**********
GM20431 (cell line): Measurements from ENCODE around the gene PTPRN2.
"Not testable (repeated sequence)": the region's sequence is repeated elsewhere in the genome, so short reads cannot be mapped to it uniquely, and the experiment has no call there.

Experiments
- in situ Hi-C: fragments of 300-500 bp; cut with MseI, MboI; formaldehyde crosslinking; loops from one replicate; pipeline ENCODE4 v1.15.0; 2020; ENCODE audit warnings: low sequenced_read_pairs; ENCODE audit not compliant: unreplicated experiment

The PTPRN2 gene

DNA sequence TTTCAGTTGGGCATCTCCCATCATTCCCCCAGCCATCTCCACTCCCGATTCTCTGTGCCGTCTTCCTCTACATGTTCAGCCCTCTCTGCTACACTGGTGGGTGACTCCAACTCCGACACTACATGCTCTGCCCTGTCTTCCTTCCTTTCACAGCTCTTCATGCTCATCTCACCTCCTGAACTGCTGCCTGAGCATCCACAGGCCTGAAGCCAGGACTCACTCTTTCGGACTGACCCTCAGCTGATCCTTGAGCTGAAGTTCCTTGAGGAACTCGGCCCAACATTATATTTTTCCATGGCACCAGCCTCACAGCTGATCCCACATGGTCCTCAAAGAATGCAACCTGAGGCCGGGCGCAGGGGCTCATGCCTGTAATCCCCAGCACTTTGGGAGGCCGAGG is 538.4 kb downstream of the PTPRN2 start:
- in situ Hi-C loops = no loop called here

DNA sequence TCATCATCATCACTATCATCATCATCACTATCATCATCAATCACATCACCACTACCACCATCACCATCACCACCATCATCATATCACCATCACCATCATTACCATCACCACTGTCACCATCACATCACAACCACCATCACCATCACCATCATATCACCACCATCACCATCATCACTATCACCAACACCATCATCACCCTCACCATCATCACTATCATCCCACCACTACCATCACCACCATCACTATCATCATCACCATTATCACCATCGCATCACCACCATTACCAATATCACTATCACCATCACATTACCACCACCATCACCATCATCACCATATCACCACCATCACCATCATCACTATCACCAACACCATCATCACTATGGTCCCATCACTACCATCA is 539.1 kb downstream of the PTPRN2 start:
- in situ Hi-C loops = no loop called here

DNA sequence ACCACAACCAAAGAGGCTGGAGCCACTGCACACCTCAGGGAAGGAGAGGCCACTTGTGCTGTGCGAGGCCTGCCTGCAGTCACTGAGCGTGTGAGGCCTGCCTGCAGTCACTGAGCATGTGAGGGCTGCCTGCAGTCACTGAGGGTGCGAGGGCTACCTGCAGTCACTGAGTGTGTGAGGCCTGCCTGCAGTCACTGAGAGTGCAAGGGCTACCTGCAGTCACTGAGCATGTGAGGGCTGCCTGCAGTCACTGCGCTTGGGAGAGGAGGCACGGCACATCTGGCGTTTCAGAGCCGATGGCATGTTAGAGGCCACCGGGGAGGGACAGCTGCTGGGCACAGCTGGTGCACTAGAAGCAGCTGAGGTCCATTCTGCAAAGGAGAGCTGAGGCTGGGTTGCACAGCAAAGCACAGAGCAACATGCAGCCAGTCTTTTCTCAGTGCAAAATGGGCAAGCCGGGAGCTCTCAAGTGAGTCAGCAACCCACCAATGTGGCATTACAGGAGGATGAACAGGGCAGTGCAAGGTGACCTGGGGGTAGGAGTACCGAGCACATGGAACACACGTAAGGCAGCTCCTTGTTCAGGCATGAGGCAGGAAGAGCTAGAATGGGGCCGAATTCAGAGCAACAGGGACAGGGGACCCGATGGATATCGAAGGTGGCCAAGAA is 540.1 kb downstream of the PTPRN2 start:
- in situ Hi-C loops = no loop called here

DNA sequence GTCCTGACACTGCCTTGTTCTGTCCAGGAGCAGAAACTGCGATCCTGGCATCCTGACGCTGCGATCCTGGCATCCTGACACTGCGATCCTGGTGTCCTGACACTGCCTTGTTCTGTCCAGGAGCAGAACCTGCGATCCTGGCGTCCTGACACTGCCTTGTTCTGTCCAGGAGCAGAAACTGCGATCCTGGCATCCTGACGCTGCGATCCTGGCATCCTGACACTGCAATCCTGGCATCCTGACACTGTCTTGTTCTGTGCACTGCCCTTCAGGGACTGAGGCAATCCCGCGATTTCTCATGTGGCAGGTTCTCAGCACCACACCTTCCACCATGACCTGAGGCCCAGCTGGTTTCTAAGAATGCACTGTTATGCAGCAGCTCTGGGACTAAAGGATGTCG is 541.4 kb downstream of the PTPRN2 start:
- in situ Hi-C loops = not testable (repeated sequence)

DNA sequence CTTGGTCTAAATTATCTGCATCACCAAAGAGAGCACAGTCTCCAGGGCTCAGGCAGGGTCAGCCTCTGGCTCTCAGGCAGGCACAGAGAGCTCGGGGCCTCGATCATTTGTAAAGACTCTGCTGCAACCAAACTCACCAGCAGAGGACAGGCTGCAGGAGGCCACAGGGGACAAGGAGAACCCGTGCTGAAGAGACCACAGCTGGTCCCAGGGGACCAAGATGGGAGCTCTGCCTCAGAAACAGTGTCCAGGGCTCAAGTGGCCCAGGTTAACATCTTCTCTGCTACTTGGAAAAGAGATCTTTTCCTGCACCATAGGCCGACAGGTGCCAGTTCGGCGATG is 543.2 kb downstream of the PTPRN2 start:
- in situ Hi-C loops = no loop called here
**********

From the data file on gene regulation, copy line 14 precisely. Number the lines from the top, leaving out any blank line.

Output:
DNA sequence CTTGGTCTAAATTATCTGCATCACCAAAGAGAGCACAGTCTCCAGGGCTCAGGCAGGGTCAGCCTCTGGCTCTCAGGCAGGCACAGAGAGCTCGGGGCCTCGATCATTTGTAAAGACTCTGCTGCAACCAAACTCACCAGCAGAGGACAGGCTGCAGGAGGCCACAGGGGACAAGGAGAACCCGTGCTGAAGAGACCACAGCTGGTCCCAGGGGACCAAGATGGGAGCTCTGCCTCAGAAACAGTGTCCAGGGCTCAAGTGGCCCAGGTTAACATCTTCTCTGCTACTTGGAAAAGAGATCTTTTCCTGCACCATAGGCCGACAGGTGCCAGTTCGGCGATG is 543.2 kb downstream of the PTPRN2 start: